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This Writing Life: Working on the Edge of Understanding

26 August, 2011

Back when I was at school, studying for my A-levels, I distinctly remember something one of my English teachers told us. She was talking about finding her old thesis in the attic and reading it for the first time in years. “I know I must have got a good mark for it,” she told us, “because I can’t understand any of it now. I’m not even sure I understood it at the time.”

It was one of those offhand remarks that was to come back to me time and time again for years afterwards. It didn’t take me long to notice that, whilst I was at uni myself, I got the best marks for the essays in which I wasn’t entirely sure what I’d written. In these essays, I would inevitably have a good idea, but one difficult enough to understand that I wasn’t quite sure I grasped it myself. I would proceed to write it into my essay, and usually get a good grade. Even then, though, I wouldn’t always be entirely able to understand what my own brain had come up with – it was just a good thing that someone else did.

The same process, I feel, applies to writing. I get ideas – sometimes individual concepts, sometimes the whole, complex, intricate plots of novels – which I sort of understand, but not entirely. They feel to float somewhere just a little bit too high for me to reach. I can see them, I can even write about them, but I have to approach them at all sorts of strange angles and tangents. I can never look at the whole idea in one go, because then it becomes entirely incomprehensible. So, it’s a single line here, a character motivation there, and a plot twist to finish it all off.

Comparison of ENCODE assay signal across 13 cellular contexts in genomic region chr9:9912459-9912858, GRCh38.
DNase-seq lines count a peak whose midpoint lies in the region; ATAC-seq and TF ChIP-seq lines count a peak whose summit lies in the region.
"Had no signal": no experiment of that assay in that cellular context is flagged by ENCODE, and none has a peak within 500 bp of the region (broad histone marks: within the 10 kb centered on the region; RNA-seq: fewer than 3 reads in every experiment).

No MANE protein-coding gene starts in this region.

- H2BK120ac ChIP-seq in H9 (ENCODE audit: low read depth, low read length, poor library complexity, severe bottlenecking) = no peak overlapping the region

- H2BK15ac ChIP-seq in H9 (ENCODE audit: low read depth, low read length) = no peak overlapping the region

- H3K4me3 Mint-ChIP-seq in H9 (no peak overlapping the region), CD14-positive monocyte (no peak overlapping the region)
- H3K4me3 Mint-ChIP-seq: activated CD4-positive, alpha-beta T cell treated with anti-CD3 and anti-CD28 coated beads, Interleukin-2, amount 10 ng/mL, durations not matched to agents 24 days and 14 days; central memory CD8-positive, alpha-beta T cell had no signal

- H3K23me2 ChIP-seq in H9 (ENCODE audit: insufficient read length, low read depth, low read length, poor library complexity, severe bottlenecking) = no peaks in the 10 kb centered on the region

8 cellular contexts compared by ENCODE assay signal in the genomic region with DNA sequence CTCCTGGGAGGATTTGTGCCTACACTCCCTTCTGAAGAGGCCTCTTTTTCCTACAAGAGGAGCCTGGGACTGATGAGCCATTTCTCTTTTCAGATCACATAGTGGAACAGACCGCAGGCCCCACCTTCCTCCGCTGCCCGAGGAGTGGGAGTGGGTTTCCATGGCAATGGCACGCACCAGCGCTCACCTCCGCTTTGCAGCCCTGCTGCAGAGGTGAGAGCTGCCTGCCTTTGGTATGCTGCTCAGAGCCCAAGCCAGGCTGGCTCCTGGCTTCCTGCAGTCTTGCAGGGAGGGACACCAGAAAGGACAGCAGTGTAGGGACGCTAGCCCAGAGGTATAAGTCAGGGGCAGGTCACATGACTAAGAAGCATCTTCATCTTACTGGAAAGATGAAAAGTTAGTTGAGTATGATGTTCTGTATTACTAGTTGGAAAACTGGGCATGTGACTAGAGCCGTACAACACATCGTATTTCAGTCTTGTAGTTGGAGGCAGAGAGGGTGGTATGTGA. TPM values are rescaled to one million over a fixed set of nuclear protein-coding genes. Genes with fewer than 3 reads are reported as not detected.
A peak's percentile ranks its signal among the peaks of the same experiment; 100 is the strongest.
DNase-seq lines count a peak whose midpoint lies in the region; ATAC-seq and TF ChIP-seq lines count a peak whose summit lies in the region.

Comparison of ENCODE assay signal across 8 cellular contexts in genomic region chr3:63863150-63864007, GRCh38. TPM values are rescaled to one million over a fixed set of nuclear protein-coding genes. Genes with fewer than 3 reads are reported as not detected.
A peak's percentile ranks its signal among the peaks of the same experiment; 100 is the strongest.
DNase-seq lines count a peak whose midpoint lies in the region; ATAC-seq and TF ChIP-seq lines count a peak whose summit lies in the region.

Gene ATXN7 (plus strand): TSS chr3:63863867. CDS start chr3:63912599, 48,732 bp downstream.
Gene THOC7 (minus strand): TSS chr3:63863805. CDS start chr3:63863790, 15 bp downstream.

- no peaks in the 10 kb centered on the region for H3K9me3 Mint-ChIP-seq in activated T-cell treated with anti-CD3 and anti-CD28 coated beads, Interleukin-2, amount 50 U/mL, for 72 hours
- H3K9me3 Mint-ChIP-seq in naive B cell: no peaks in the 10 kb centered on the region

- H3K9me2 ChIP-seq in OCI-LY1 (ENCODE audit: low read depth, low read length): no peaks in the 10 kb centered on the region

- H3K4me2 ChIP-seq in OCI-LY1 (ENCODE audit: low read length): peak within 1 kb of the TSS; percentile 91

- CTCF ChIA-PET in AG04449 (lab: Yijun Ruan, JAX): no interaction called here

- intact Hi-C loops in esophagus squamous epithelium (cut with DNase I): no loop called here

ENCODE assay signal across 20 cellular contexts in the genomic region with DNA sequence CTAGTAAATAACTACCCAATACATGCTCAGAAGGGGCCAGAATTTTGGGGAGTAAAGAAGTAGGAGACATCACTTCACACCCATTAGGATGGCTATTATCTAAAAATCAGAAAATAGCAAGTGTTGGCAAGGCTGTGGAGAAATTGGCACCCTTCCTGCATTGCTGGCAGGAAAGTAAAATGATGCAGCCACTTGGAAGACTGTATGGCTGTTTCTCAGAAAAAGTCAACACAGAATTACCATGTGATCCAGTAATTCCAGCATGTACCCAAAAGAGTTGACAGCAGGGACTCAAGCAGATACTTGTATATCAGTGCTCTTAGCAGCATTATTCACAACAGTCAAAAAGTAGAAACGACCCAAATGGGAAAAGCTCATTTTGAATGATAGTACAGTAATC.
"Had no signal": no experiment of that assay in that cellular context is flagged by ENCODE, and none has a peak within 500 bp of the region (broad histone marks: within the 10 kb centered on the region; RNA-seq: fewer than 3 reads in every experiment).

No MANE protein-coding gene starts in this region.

It’s a strange business, I’m aware, and one that I’ve come to think of as ‘working at the edge of understanding’. I’m always pushing myself to come up with bigger, better, more compelling ideas. Sometimes they’re easy to grasp, but I think it’s the ones that aren’t that are the most important. These are the ones that force me to both improve my writing and my understanding of the world in general. I may never be able to fully articulate them, but in the process of trying – and sometimes failing – I’m constantly striving to push myself forward.

It’s the old adage, I suppose, of big failures being more important than small, unambitious successes. Rather than playing it safe all the time, we as writers need to be constantly pushing our boundaries, our understanding, our abilities. Because eventually, those ideas and skills that were beyond us once will be finally within our grasp, and that’s when we’ll have really improved.

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